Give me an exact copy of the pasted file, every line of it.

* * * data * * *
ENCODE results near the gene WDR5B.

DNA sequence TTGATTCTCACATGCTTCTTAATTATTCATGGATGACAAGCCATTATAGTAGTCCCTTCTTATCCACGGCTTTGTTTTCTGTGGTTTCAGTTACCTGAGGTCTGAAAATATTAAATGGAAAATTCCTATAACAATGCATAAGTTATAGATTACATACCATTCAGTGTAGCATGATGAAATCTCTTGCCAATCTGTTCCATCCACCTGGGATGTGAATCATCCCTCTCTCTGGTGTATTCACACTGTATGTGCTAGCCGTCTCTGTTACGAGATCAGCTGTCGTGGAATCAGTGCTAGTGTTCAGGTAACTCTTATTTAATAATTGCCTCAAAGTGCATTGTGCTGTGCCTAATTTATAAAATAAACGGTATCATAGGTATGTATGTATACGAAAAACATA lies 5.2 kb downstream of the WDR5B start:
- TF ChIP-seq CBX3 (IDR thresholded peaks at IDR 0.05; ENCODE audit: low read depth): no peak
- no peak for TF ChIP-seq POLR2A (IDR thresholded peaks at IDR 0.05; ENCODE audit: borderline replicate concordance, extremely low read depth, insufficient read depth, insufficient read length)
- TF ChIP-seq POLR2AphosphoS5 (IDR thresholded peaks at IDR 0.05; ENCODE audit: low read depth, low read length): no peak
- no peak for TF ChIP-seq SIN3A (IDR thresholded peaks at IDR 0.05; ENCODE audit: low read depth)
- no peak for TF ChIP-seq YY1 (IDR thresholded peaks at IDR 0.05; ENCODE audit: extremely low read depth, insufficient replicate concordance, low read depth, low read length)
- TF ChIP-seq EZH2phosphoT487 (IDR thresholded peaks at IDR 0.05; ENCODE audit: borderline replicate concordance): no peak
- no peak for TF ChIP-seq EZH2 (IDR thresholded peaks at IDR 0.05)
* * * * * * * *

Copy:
ENCODE results near the gene WDR5B.

DNA sequence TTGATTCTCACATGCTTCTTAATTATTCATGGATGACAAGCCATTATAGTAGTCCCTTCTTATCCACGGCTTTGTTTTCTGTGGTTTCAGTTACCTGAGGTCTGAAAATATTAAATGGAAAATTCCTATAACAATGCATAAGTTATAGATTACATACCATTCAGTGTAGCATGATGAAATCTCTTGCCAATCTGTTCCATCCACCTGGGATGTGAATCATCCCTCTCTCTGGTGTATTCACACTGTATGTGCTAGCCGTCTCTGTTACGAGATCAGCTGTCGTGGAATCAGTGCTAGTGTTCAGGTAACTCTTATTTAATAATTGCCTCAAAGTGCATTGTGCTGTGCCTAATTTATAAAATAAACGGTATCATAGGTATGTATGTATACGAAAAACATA lies 5.2 kb downstream of the WDR5B start:
- TF ChIP-seq CBX3 (IDR thresholded peaks at IDR 0.05; ENCODE audit: low read depth): no peak
- no peak for TF ChIP-seq POLR2A (IDR thresholded peaks at IDR 0.05; ENCODE audit: borderline replicate concordance, extremely low read depth, insufficient read depth, insufficient read length)
- TF ChIP-seq POLR2AphosphoS5 (IDR thresholded peaks at IDR 0.05; ENCODE audit: low read depth, low read length): no peak
- no peak for TF ChIP-seq SIN3A (IDR thresholded peaks at IDR 0.05; ENCODE audit: low read depth)
- no peak for TF ChIP-seq YY1 (IDR thresholded peaks at IDR 0.05; ENCODE audit: extremely low read depth, insufficient replicate concordance, low read depth, low read length)
- TF ChIP-seq EZH2phosphoT487 (IDR thresholded peaks at IDR 0.05; ENCODE audit: borderline replicate concordance): no peak
- no peak for TF ChIP-seq EZH2 (IDR thresholded peaks at IDR 0.05)